VeggieTales creator Big Idea relocates to Nashville area
NASHVILLE, Tenn. (BP)--Big Idea Productions, creator of VeggieTales, has moved its headquarters from Chicago to Franklin, Tenn., near Nashville, and observers predict more family oriented entertainment companies will follow.
Tennessee's governor, Phil Bredesen, participated in a welcoming ceremony and carnival for kids July 14 at Big Idea's new home. Bob the Tomato and Larry the Cucumber, stars of the VeggieTales films, were also on hand, and Bredesen named them official citizens of Tennessee.
"Today's announcement is a testament to what can happen when we all work together -- state and local governments, as well as private interests -- to make something positive and exciting happen in our state," Bredesen said. "Big Idea's decision to relocate its corporate headquarters to Tennessee, where it began, is reflective of a growing interest in developing family entertainment in the Franklin area. Big Idea's move here is sure to spark additional entertainment investment in this community and its workforce."
Over the past few years, the city of Franklin has developed into one of the nation's major hubs for a half-dozen recording, publishing, management and distribution companies involved in family oriented entertainment enterprises, according to a July 14 release from the governor's office. Entertainment corporations in the area generate nearly $1 billion in revenue each year, and the growth is expected to continue.
For its new headquarters in Franklin, Big Idea has redesigned 12,000 square feet of space at The Factory, a former stove production facility listed on the National Register of Historic Places. The location will house Big Idea's executive, creative and production teams near major distribution partners Word and EMI in Nashville.
"Big Idea is thrilled to call Tennessee home," said Terry Pefanis, chief operating officer at Big Idea, Inc. "This vibrant area of the country is not only rich in culture and hospitality, it is also the center of the Christian entertainment and country music industries. It is the ideal place for Big Idea and VeggieTales to grow and prosper."
Compared to the Chicago suburb of Lombard, Big Idea's previous home, Pefanis told The Tennessean newspaper that operating costs are less expensive, cost of living for employees is lower, the tax environment for both individuals and corporations is more favorable, traffic isn't as bad and the airport isn't as crowded in Nashville. About 20 employees will relocate to Franklin, and Big Idea plans to hire eight to 10 more.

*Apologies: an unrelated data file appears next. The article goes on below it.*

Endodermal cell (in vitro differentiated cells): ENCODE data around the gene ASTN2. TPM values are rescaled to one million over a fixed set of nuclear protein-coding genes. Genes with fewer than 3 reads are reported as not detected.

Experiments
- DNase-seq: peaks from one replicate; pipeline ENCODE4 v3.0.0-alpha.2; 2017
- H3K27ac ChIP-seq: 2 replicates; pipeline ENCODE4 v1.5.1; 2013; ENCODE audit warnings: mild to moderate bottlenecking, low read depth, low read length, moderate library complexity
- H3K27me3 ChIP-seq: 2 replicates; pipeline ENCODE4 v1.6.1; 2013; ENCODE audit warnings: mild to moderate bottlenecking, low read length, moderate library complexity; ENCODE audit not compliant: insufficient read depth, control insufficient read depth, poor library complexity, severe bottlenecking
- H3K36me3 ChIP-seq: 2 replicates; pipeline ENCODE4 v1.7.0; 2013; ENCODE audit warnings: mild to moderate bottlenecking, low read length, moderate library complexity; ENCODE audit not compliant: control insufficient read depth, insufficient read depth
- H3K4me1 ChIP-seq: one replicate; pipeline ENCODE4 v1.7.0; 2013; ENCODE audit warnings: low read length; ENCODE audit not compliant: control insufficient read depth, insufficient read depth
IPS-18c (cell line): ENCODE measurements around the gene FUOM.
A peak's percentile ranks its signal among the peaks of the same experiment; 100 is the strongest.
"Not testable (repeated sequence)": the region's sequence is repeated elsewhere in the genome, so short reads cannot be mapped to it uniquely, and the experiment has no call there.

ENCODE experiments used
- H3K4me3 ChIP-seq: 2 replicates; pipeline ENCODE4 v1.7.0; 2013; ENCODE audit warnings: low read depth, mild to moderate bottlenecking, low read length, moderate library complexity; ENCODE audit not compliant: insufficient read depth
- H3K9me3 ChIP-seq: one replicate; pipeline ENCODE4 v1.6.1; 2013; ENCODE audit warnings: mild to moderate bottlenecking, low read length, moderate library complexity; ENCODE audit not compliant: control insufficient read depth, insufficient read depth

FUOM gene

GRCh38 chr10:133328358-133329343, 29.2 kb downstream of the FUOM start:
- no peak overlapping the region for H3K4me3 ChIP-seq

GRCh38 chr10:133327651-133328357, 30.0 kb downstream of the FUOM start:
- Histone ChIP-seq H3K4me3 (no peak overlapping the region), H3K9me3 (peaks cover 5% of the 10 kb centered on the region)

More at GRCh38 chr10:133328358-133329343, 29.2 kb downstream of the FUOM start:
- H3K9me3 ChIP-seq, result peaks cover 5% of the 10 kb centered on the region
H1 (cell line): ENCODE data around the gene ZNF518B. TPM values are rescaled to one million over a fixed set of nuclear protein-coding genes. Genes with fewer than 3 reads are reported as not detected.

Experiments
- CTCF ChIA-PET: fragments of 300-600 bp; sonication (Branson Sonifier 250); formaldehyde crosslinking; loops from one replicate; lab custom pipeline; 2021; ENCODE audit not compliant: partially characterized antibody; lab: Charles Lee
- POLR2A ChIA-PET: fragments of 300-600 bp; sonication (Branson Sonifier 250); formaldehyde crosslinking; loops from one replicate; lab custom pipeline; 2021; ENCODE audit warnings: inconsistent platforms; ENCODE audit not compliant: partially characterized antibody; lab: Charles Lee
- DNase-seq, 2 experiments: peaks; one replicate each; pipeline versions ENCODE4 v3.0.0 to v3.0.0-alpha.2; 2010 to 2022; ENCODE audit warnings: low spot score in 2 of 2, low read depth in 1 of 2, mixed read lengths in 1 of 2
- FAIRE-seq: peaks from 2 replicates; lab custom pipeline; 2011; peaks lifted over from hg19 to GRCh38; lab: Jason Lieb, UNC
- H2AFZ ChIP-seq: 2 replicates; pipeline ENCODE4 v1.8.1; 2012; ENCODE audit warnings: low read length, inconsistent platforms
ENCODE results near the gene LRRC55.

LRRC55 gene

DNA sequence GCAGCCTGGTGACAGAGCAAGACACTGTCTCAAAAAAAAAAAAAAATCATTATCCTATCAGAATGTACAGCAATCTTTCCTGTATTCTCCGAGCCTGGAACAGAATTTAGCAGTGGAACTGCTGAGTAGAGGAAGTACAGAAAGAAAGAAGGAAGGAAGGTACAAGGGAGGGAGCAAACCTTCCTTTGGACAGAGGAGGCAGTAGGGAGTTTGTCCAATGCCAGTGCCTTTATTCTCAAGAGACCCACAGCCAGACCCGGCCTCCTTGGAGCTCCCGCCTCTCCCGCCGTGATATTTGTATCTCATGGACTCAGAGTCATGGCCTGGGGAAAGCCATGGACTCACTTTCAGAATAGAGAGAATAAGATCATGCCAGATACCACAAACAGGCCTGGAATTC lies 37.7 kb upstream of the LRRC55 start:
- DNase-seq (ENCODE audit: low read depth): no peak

A year ago, Big Idea lost a breach of contract lawsuit and declared bankruptcy. The company's former distributor, Lyrick Studios, Inc., sued the VeggieTales creator for allegedly breaking a verbal contract when Big Idea moved its mainstream market distribution to Warner Home Video in 2001. A federal judge in Texas upheld a jury's $11 million award.
The lawsuit, along with a premature expansion of Big Idea, caused the company to be sold for $19.3 million to New York-based Classic Media, known for characters such as Rocky & Bullwinkle, Casper the Friendly Ghost, Lassie and The Lone Ranger.
With new owners and a new location, Big Idea is set to move ahead. The company now sells about 5 million home video products a year and a million albums, generating an estimated $40 million to $50 million. Big Idea's first feature film, "Jonah: A VeggieTales Movie," was in the top 10 at the box office for three weeks in 2002 and grossed more than $25 million.
"VeggieTales: Sumo of the Opera" is set to be released on DVD and video in late August. The wrestling-themed movie features Larry the Cucumber as The Italian Scallion taking on Apollo Gourd for the World Veggie-Weight title, teaching a lesson in perseverance based on Hebrews 10:36.
Also on the horizon: a live VeggieTales show in Franklin and possibly a theme park.
For more information about Big Idea Productions, visit www.bigidea.com.